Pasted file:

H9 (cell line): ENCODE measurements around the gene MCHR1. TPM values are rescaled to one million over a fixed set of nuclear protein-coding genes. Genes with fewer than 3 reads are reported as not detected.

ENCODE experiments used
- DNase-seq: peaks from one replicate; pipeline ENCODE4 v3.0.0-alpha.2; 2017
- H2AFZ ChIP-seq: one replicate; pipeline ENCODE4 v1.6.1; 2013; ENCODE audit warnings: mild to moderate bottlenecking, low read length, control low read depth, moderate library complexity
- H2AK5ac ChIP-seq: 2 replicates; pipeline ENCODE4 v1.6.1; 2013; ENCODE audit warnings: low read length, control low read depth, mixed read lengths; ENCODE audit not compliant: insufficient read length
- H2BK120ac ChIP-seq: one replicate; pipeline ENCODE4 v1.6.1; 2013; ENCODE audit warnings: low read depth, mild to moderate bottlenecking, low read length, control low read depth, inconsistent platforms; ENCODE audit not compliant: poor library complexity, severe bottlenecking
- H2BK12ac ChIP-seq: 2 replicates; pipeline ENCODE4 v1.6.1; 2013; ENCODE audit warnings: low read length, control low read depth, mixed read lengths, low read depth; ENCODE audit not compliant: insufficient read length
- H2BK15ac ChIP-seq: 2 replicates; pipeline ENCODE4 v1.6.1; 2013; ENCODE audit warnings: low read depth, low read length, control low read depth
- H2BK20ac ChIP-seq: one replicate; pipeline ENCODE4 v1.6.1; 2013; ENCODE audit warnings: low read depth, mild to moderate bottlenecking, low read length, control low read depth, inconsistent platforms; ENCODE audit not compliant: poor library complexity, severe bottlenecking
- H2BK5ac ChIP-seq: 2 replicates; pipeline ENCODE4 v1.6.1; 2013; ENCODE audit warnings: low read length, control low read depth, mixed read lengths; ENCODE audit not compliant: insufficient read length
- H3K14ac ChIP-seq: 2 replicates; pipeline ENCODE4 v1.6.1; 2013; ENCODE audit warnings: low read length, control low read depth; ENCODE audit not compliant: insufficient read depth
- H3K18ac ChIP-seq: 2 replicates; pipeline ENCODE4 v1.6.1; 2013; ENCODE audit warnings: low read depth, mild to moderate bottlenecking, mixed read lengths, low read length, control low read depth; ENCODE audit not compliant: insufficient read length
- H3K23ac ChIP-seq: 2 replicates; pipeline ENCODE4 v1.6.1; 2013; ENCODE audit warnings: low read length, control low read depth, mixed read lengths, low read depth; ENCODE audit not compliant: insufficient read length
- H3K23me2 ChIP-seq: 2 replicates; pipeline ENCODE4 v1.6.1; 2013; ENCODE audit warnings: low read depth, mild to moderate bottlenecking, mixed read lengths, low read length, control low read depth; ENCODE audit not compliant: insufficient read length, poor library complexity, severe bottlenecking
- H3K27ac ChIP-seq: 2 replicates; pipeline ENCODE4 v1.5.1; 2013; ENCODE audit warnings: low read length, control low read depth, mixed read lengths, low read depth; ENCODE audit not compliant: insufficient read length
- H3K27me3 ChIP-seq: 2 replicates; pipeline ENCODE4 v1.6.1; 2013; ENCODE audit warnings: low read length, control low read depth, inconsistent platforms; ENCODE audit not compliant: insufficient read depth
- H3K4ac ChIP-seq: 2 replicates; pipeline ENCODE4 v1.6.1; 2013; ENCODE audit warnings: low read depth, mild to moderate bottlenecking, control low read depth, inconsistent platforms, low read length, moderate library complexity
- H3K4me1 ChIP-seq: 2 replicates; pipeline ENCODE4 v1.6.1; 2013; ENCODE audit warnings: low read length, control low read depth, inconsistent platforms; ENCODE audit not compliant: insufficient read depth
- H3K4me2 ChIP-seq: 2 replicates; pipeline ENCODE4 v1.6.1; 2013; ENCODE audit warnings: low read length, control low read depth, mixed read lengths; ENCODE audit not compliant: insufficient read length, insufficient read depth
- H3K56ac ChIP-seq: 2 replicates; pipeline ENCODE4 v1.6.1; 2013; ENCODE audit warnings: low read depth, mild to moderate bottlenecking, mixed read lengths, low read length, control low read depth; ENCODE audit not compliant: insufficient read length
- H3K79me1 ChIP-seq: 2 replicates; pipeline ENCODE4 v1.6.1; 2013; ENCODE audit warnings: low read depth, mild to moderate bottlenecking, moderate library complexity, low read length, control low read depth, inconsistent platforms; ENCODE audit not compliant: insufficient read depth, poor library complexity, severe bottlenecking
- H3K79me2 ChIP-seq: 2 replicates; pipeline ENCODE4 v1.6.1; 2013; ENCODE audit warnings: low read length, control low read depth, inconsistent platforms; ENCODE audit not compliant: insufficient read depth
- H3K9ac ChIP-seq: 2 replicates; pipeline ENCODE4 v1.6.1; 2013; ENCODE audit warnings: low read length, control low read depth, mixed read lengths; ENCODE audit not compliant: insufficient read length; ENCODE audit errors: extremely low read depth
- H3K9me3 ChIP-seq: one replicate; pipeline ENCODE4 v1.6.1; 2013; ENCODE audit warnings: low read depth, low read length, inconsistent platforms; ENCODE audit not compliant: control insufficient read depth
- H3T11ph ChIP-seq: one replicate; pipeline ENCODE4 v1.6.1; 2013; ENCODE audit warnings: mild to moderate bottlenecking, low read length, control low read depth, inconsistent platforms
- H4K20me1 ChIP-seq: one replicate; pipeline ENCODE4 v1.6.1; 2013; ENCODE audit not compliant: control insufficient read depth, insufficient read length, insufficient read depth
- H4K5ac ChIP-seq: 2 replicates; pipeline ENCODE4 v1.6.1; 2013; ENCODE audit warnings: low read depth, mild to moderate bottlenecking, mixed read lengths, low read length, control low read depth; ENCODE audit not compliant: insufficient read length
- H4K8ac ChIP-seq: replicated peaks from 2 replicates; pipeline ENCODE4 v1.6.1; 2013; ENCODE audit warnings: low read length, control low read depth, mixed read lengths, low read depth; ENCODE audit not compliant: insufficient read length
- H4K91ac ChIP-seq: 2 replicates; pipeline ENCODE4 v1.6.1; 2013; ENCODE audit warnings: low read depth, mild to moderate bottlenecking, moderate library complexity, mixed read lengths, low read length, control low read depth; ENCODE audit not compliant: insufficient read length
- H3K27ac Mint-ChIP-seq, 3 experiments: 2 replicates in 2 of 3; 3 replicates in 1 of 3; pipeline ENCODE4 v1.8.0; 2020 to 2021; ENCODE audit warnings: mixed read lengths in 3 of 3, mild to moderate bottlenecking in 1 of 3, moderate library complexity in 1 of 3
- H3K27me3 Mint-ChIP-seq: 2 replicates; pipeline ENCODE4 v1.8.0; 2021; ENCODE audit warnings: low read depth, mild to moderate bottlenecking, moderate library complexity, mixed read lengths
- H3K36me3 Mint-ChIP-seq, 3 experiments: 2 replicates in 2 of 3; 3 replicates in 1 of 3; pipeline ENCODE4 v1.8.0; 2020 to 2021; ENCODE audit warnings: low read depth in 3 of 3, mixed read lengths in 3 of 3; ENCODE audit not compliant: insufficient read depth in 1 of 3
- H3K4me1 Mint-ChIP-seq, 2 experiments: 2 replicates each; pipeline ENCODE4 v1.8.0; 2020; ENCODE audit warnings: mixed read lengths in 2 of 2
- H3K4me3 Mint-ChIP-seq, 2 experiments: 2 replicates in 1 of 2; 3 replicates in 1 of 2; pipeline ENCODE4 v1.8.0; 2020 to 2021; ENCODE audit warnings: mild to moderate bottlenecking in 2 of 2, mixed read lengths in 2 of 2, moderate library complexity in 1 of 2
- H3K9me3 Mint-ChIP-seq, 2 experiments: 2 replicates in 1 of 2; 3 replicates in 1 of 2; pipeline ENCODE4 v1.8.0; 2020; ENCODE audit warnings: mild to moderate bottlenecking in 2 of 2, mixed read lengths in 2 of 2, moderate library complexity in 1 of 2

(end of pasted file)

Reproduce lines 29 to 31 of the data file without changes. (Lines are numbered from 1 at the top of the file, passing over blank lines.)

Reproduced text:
- H4K91ac ChIP-seq: 2 replicates; pipeline ENCODE4 v1.6.1; 2013; ENCODE audit warnings: low read depth, mild to moderate bottlenecking, moderate library complexity, mixed read lengths, low read length, control low read depth; ENCODE audit not compliant: insufficient read length
- H3K27ac Mint-ChIP-seq, 3 experiments: 2 replicates in 2 of 3; 3 replicates in 1 of 3; pipeline ENCODE4 v1.8.0; 2020 to 2021; ENCODE audit warnings: mixed read lengths in 3 of 3, mild to moderate bottlenecking in 1 of 3, moderate library complexity in 1 of 3
- H3K27me3 Mint-ChIP-seq: 2 replicates; pipeline ENCODE4 v1.8.0; 2021; ENCODE audit warnings: low read depth, mild to moderate bottlenecking, moderate library complexity, mixed read lengths